Majuli has shrunk by half. Leaving farmers landless, hopeless


By Ratnadip Choudhury

The hungry tide More than 10,000 farmers have become homeless in Majuli
The hungry tide More than 10,000 farmers have become homeless in Majuli
Photo: Sangita Saud

IT WAS a bright August afternoon and Deben Bora, 65, was happy to see the ripening sugarcane. After toiling hard in the field, he came back home a little earlier than usual. He felt he would be able to repay his loan with a bumper crop. At midnight, he heard a loud rumble. He ran out and watched in horror as the mighty Brahmaputra washed away 5 hectares of his fertile land. “In front of my eyes, the Brahmaputra took away my land once again. My last crop is gone,” recalls Bora, sitting on the bank of the red river in Majuli’s Padumani village in Assam.

In the past 15 years, Bora has seen the river eat into his land thrice. Each time, he shifted to safer ground, started life from scratch, only to endure Brahmaputra’s fury.

Bora’s fate is shared by almost 10,000 families in Majuli, Asia’s largest human-inhabited river island. (It had a population of 1.53 lakh, as per 2001 Census). The island, located in Jorhat district, has been hit by floods since 1950, when an 8.6 earthquake changed the course of the Brahmaputra. The island has been reduced to 514 sq km from 1,244 sq km in 1950, according to state government figures.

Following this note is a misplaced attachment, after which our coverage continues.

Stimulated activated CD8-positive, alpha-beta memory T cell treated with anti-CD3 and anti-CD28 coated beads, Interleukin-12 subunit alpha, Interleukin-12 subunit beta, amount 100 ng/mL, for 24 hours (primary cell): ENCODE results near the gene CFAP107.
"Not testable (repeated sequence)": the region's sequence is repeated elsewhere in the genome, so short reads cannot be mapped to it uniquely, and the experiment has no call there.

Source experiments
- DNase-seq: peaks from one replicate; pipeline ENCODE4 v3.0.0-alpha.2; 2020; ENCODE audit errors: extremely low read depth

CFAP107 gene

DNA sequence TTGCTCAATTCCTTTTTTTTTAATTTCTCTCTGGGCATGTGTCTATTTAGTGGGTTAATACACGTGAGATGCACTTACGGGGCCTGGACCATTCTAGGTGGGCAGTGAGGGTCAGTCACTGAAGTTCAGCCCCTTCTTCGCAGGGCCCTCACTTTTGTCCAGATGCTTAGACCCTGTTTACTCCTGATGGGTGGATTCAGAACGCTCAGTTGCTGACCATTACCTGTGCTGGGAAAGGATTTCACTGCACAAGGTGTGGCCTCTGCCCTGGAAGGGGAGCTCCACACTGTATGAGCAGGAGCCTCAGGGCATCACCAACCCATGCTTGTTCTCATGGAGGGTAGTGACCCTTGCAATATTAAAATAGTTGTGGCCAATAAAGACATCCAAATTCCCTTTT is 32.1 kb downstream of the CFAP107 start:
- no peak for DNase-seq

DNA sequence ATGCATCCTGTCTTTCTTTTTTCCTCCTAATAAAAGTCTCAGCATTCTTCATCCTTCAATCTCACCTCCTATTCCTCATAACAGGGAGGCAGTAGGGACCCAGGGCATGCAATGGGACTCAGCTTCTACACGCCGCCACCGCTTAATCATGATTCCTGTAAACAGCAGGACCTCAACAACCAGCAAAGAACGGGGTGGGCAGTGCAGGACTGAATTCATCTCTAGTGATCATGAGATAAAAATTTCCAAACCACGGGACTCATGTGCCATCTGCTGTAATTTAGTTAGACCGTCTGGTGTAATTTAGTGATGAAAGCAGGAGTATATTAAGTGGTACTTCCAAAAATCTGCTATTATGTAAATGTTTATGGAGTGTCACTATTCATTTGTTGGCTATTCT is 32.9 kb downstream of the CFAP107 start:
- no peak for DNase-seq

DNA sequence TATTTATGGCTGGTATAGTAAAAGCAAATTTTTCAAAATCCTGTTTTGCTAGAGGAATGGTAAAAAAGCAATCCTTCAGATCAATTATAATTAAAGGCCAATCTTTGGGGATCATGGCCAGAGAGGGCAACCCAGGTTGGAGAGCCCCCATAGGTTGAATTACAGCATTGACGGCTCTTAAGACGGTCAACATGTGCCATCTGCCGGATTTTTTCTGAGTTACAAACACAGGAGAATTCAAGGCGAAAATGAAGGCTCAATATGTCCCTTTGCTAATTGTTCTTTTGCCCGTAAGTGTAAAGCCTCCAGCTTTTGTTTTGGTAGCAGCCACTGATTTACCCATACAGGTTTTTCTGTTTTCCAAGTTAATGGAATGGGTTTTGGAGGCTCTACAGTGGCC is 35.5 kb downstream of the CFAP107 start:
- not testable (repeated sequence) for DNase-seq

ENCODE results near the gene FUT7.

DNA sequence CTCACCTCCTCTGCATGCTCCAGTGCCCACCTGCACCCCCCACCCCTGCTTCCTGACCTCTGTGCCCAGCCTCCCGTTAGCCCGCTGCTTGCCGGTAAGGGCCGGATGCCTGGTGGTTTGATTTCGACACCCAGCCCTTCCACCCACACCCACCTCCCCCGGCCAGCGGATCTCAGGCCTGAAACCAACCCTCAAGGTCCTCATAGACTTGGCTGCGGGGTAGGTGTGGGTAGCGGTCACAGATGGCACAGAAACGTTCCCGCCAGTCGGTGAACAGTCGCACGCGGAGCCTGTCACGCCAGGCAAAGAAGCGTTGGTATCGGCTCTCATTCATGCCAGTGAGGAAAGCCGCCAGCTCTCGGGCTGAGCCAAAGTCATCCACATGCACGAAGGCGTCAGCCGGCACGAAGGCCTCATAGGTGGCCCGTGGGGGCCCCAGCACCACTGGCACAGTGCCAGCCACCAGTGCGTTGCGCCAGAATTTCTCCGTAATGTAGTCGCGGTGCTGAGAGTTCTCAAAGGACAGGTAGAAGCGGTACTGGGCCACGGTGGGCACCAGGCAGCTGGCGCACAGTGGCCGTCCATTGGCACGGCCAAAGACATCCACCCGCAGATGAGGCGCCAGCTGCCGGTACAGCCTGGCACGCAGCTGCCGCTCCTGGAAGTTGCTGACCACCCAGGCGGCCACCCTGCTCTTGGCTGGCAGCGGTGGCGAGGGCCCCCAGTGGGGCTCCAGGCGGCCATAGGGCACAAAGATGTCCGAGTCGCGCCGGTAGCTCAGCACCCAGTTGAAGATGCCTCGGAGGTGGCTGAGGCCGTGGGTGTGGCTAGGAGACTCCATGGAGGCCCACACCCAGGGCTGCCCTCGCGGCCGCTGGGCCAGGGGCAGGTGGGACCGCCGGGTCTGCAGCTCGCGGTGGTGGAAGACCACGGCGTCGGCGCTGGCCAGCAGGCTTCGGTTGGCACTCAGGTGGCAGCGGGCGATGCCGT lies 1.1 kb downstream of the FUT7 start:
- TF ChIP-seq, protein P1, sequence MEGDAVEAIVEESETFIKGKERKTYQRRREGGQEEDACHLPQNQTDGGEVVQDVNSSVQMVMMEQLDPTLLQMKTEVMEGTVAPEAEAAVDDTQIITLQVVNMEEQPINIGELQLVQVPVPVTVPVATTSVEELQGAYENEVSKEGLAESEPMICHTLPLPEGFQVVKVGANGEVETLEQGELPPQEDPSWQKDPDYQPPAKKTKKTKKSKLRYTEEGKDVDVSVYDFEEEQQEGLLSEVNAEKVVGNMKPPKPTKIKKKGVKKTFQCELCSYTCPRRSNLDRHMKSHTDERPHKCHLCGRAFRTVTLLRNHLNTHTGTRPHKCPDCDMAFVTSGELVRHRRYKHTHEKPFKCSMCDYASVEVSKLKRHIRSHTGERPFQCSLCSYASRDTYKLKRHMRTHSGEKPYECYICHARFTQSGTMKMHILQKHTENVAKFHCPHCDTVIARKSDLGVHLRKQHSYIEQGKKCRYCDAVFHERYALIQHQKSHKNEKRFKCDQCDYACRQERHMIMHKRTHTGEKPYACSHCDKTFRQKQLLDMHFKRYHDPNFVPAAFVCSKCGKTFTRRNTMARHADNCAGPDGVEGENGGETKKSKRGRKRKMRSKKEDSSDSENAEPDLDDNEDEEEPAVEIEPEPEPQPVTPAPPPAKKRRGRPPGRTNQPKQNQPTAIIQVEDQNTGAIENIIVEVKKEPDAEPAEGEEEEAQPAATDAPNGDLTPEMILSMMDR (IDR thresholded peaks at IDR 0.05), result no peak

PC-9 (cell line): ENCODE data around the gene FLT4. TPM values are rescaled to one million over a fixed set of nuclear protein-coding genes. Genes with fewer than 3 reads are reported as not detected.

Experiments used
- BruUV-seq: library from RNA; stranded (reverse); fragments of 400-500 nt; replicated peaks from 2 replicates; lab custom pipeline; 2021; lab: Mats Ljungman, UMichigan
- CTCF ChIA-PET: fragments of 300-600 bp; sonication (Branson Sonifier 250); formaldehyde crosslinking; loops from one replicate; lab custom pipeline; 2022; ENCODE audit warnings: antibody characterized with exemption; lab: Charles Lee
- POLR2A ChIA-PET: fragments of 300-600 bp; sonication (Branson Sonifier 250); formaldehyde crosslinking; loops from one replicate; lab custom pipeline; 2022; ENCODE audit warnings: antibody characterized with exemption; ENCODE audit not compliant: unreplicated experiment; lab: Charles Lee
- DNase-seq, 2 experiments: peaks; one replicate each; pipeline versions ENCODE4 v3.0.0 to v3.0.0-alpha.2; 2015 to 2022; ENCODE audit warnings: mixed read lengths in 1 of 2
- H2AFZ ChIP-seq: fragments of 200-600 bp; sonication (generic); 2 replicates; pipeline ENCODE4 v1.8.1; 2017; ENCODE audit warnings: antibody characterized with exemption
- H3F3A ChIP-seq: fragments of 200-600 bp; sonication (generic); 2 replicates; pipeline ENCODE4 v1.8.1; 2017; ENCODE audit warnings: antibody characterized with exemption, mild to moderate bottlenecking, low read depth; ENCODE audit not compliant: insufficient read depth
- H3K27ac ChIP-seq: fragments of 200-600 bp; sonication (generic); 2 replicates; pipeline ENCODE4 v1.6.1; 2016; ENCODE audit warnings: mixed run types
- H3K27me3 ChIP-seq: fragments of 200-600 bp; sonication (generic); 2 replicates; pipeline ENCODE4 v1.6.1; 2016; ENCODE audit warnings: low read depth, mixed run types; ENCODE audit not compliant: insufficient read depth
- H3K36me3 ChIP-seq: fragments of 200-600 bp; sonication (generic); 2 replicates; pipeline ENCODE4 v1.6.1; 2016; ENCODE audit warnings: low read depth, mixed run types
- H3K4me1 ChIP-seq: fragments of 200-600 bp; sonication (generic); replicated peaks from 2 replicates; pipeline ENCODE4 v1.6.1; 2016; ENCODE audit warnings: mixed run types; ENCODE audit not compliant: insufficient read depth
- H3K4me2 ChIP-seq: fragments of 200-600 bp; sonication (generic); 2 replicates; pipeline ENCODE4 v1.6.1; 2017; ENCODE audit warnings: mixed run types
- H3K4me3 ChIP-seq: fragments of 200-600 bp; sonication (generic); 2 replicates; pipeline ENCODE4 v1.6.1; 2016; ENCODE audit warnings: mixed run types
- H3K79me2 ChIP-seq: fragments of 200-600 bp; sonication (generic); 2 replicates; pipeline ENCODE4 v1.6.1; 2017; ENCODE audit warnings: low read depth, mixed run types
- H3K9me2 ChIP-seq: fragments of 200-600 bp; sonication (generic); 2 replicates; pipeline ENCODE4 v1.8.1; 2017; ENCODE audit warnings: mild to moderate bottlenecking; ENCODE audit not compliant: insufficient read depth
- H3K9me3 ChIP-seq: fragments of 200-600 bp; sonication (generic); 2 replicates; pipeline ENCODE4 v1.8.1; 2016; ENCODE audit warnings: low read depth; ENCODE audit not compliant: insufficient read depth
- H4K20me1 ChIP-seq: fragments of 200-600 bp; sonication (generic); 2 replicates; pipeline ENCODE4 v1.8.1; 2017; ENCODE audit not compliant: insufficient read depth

“Majuli is known for its 600-year-old Vaishnavaite Satriya culture and its biodiversity. Delhi is trying to get World Heritage Site status for the island,” says Rudra Sharma, 76, a local resident. “It will be an honour but we would prefer to see the prime minister wake up and see the farmers’ plight. They are left with no land and the state government has done nothing.”

According to state government records, 9,566 families in Majuli have been rendered homeless since 1969 due to sustained erosion. The government claims to have provided rehabilitation to 500 families, a tacit admission that the rest have been left to fend for themselves. Over the years, these families tried to restart their lives, but fell victim to the Brahmaputra’s rage. “The river is just 400 m away from the makeshift hut where my family lives. We don’t have money to migrate elsewhere. Someday, we will die here without food,” laments Bora.

Entrepreneur Debobrat Bhatt adds, “Middle-class people went on to buy land elsewhere when the erosion started. Politicians have houses in Delhi. It is the peasants and tribals who are at peril.”

Alarmed by the erosion, the Centre assigned the Brahmaputra Board — a statutory body set up by the Centre to tackle the perennial floods in the Northeast — to carry out anti-erosion projects such as filling breaches and strengthening embankments. Work began in 2005 with the Centre sanctioning Rs 56.7 crore for the first phase. Initially, the board was given six years. Now it has been extended to 2014.

“In the past 15 years, I have lost almost 20 bighas due to erosion, I have never seen any Brahmaputra Board official or minister come here to take stock of the situation. When I went to meet the officials, they turned me away,” says Bora.